Statutes Amendment (Heavy Vehicles Registration Fees) Bill

 Second Reading

Adjourned debate on second reading.

(Continued from 1 March 2017.)

Mr PEDERICK (Hammond) (12:01): I want to acknowledge that I am not the lead speaker from this side of the house, but I want to make a contribution in regard to the Statutes Amendment (Heavy Vehicles Registration Fees) Bill 2017. This bill amends the Highways Act 1926 and the Motor Vehicles Act 1959, with amendments to assist South Australia to meet its agreed obligations as a participating jurisdiction under the February 2014 Heavy Vehicle National Law (South Australia) Act 2013 which contains the national law as a schedule.

This bill provides for the creation of a National Heavy Vehicle Regulator (referred to as the Regulator). The national legislative regime for heavy vehicles deals with trucks over 4.5 tonnes in gross vehicle mass. In regard to what has happened, the simple fact is because the registration chapter of the national law has not yet commenced, heavy vehicle registration is still under state legislation. However, participating jurisdictions registration fees are governed by model law, and that is approved by the national Transport and Infrastructure Council made up of state and territory ministers.

Vehicle registration charges are now calculated on the basis of both road user charge and regulatory charge components. South Australia, along with other participating states, has agreed that the regulatory revenue collected as part of registration be transferred to the regulator fund, and this was previously paid by the South Australian registrar into the Highways Fund, providing the regulator with industry based funding to resource its duties. This is made through amendments to section 31 of the Highways Act.

With amendments to the Motor Vehicles Act, this will clarify that deductions from concessional registration charges for people living in remote areas and primary producers will be taken from the roads component and not the regulatory component of the fees provided to the regulator's fund. This bill is in effect a stopgap measure to pay for the National Heavy Vehicles Regulator until all arrangements are completed. Registration fees we are told will not increase, but instead a portion will be handed on to the National Heavy Vehicle Regulator instead of going to the Highways Fund from which the South Australian share would be paid to the National Heavy Vehicle Regulator separately anyway. In consultation, from this side of the house, we understand that the industry, including the South Australian Freight Council, is quite pleased with the regulatory harmonisation through the national regulations. That is supported pretty well generally by the industry overall.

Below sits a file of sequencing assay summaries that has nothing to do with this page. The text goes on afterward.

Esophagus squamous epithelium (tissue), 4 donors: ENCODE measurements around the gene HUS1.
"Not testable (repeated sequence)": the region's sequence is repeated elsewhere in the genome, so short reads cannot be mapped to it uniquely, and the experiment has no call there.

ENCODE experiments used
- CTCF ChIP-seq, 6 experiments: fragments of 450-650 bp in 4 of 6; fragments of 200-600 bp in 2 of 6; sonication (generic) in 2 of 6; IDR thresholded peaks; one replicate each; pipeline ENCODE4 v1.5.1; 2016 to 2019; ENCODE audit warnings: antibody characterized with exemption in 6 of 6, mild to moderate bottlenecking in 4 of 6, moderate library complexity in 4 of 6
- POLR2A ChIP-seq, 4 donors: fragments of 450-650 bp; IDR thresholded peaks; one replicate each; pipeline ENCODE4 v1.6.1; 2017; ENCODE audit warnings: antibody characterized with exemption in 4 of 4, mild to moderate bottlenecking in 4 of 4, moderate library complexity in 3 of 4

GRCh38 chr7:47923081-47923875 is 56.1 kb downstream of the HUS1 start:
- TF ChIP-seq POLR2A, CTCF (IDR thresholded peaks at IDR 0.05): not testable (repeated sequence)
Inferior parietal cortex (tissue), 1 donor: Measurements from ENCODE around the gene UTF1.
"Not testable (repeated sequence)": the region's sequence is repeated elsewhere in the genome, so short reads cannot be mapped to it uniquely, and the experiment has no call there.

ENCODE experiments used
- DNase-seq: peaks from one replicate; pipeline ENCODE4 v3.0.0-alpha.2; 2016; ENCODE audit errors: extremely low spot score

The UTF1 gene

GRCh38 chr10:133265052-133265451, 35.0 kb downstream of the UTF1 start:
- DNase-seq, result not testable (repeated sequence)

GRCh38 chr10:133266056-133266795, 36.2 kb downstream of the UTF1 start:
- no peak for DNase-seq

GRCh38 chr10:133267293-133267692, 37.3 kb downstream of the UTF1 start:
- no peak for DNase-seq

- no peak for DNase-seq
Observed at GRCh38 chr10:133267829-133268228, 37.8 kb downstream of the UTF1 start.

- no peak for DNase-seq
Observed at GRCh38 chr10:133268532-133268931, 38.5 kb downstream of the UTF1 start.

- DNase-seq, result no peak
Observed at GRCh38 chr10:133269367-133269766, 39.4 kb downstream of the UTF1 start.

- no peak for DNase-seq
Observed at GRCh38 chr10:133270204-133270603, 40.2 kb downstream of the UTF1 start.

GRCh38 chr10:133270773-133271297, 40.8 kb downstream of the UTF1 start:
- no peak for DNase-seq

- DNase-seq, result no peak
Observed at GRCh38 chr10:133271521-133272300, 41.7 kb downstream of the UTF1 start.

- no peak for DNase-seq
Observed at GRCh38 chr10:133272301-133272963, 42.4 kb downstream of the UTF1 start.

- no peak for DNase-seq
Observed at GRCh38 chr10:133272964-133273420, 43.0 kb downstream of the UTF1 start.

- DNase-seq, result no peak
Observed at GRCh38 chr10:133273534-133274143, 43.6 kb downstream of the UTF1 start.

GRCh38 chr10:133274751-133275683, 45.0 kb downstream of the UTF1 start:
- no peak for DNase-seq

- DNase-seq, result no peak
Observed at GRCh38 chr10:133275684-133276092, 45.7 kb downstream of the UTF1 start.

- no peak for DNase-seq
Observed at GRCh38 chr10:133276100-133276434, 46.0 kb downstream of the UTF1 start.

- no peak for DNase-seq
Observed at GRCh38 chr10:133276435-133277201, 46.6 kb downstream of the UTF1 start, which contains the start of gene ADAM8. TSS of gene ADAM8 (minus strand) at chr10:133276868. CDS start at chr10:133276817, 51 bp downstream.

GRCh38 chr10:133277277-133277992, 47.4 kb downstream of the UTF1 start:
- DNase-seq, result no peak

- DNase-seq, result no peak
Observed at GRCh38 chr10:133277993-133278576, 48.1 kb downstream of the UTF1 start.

Registration fees are a high cost wherever you operate in South Australia, whether you run a small business or a large business or whether you run a farming business. The fees and charges can run into many tens of thousands of dollars over different items of plant and equipment in your possession. I think it can be something like $6,500 to register semitrailers, obviously B-doubles are a lot more than that, and now we have road trains operating in parts of South Australia and there are higher registration fees for those vehicles as well.

I have mentioned in this place before about that three-year road train trial between Pinnaroo and Tailem Bend, in terms of shifting grain; that creates those efficiencies, but it also comes with a high regulatory cost in the registration of those vehicles. It is a charge that does get passed on to the end user. Those registration fees come back as a freight charge to whoever accesses road transport in this state, whether you are primary producers or whether you are farther up the chain in regard to general freight being transported around the state.

There are certainly other registration charges that have also come in in more recent years regarding farming plant, tractors and the like, front-end loaders, Manitous, etc., and even though those charges are not high they keep increasing over time and it becomes quite a high cost. The member for MacKillop was talking about the registration fees for his property, between his trucks and equipment. He has a once-off date which is, he thinks, about the end of January, and I asked him afterwards, 'What would that bill be likely to be, because it is all your registration fees in one hit?' He said that it could be as high as $12,000. That does not surprise me at all, and that is just one family farming unit and the level of fees that affects them.

In the main, I think we need to work together to get more harmonisation with regard to national heavy vehicles. In this country, we have vehicles that travel all the way from Queensland right down to Victoria and freight that goes over to Tasmania. In regard to east-west transport, we have freight that comes from Sydney, Melbourne and Adelaide and heads over to Perth and back, and also from Adelaide through to Darwin and back.

It is just a simple fact that our freight is being moved through all states. I do not think that Western Australia is online with the national heavy vehicle registration, which is disappointing. Obviously they have their reasons, but I think for harmonisation it would be better to have everyone on board, to have a standard right across the country. With those few words, we are certainly supporting the bill and look forward to its speedy passage through the house.